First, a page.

Recent analyst studies state that one in ten customer interactions will be automated by 2026, representing a dramatic increase from the estimated 1.6% of interactions today. As we pivot to more digital engagement, organizations need to prepare for a chatbot strategy that includes a plan to measure and improve performance in order to meet internal automation goals while offering your customers the same high-touch experience they have come to expect.
The 3 big enterprise chatbot
Enterprise chatbots typically fall into one of three categories
- Customer service bots – to help you take care of your existing customers
- Marketing bots – to help you acquire new customers
- Employee service bots – to help you take care of your team
When managed well, they provide your organization with a competitive edge. But if poorly managed, they quickly turn into a liability that damages customer experience, hurts your brand, your NPS or CSAT scores, and in the extreme, has a negative impact on your bottom line.
In this blog, we will go over each of these bots, how they can help your business, and how to know if they’re delivering what they should. Most importantly, we will show you which KPIs you should be tracking and what it takes to improve them continuously.
Chatbots for customer service
Customer service bots are the oldest and most deployed of the big 3 bots and they can have a dramatic effect on the performance of your contact center. The primary goal of this chatbot is to deliver high-quality service to your existing customers, at the best possible cost, and avoid escalation to a live agent in your contact center.
The data you’re going to want to focus on here are detailed containment metrics.
How to measure service bot performance
The overall containment number that most bot vendors publish doesn’t tell you the full story. What you need is a detailed analysis that takes into account good containment vs. bad types of containment. We consider this “real containment”.
In order to measure “real containment” rate you need to consider the number of times your customer
- Engaged about topics that were assigned as a bot topic, in order to identify which topics your bot will handle vs. the topics live agents will handle.
- Reached a bot endpoint, which can be identified when they are tracked as events within your bot platform.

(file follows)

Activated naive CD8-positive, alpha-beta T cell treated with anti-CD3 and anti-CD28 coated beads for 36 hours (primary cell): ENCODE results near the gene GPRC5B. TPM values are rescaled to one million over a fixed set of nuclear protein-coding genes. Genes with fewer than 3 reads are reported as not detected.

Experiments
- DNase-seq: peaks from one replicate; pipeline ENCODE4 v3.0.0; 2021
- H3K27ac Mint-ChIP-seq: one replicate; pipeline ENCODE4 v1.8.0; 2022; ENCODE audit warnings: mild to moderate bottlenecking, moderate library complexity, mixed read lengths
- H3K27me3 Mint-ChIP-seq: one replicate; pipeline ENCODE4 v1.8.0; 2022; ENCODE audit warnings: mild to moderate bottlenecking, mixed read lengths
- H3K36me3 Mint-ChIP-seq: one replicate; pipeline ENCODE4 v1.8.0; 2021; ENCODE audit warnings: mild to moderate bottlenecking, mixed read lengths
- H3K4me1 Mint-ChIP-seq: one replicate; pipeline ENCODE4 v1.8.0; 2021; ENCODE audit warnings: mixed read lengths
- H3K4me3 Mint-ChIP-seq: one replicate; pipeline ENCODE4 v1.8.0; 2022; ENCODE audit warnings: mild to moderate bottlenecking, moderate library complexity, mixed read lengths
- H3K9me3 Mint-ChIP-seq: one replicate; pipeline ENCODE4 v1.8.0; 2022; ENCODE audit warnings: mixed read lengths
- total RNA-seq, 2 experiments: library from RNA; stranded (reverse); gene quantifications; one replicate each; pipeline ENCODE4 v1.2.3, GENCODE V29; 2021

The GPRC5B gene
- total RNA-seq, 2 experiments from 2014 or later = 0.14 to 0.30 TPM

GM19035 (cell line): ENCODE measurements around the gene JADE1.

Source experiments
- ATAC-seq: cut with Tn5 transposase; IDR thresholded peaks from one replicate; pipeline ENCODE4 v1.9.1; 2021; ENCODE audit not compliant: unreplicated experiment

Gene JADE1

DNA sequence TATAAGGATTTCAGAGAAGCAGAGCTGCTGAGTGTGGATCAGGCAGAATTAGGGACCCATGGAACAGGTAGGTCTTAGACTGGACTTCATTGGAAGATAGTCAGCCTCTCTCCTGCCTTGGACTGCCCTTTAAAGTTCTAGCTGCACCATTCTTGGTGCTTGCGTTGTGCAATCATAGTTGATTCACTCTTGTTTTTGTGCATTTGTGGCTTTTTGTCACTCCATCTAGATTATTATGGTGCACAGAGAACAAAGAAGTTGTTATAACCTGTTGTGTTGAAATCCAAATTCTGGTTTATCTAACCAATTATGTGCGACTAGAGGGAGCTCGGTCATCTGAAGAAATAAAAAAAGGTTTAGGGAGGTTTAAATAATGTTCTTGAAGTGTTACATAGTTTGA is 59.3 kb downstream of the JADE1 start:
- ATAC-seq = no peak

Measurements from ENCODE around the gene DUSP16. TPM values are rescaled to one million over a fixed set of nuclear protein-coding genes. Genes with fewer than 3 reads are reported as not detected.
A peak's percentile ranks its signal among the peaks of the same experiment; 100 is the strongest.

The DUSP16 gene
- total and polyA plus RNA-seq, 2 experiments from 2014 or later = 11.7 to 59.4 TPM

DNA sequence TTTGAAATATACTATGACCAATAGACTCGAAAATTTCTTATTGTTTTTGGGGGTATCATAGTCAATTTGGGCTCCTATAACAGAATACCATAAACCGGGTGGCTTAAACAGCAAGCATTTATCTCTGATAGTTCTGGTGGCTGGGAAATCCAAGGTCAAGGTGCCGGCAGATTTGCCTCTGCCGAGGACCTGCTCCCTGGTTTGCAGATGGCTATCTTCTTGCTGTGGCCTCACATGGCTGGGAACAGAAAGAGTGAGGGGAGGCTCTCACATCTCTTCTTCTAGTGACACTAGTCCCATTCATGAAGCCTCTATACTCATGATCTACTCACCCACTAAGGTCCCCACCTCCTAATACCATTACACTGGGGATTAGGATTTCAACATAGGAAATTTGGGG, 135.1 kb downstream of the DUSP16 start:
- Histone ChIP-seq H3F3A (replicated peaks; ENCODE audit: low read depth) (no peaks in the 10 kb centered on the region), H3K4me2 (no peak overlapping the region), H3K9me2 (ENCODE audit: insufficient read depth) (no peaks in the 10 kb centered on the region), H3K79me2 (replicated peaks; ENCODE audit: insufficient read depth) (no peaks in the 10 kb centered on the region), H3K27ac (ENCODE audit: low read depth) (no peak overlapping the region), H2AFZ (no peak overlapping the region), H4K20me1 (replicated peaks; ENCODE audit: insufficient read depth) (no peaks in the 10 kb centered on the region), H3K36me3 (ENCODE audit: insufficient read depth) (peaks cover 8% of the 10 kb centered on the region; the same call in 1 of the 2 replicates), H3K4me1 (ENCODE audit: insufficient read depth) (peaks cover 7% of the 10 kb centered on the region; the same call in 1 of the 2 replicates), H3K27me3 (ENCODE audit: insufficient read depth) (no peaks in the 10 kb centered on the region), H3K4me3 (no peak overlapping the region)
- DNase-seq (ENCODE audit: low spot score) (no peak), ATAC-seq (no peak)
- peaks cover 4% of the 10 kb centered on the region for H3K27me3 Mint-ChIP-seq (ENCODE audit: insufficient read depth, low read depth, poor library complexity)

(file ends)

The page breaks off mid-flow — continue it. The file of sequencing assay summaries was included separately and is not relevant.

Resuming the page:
- Requested a live agent, versus those who didn’t
You then need to remove from this analysis:
- False positives. Surprisingly, many companies have a rate of 20-40% false positives, and don’t even realize it.
- Abandonment while waiting for an agent, especially when it has been escalated by the system. Many customers will not wait more than a few seconds for a live agent.
- Bad containment. These are the topics that the bot was not designed to contain and should have gone directly to a live agent, but your customer was mistakenly routed into a bot journey.
- Customers who leave negative bot feedback. Despite your best efforts, sometimes customers are left unsatisfied even when all other criteria have been met.
By evaluating all of these criteria together, you’ll achieve a much stronger summary of your “real containment”, giving you the insight needed to take appropriate next action.
Chatbots for marketing
Marketing bots are all about generating qualified leads for your sales team, keeping them engaged and curious, ready to convert to a purchase decision. Having a marketing bot working 24/7 qualifying leads and intelligently routing them ensures your prospects are never waiting, so you can maximize your lead generation investments.
How to measure marketing bot performance
You will want to measure all of the typical bot metrics like CSAT, routing efficiency, and rate of natural language understanding (NLU), but you will also want to zero in on contact reasons. Determining why a prospect wanted to engage is key to the success of a marketing bot, and requires a distinct approach called topic modeling.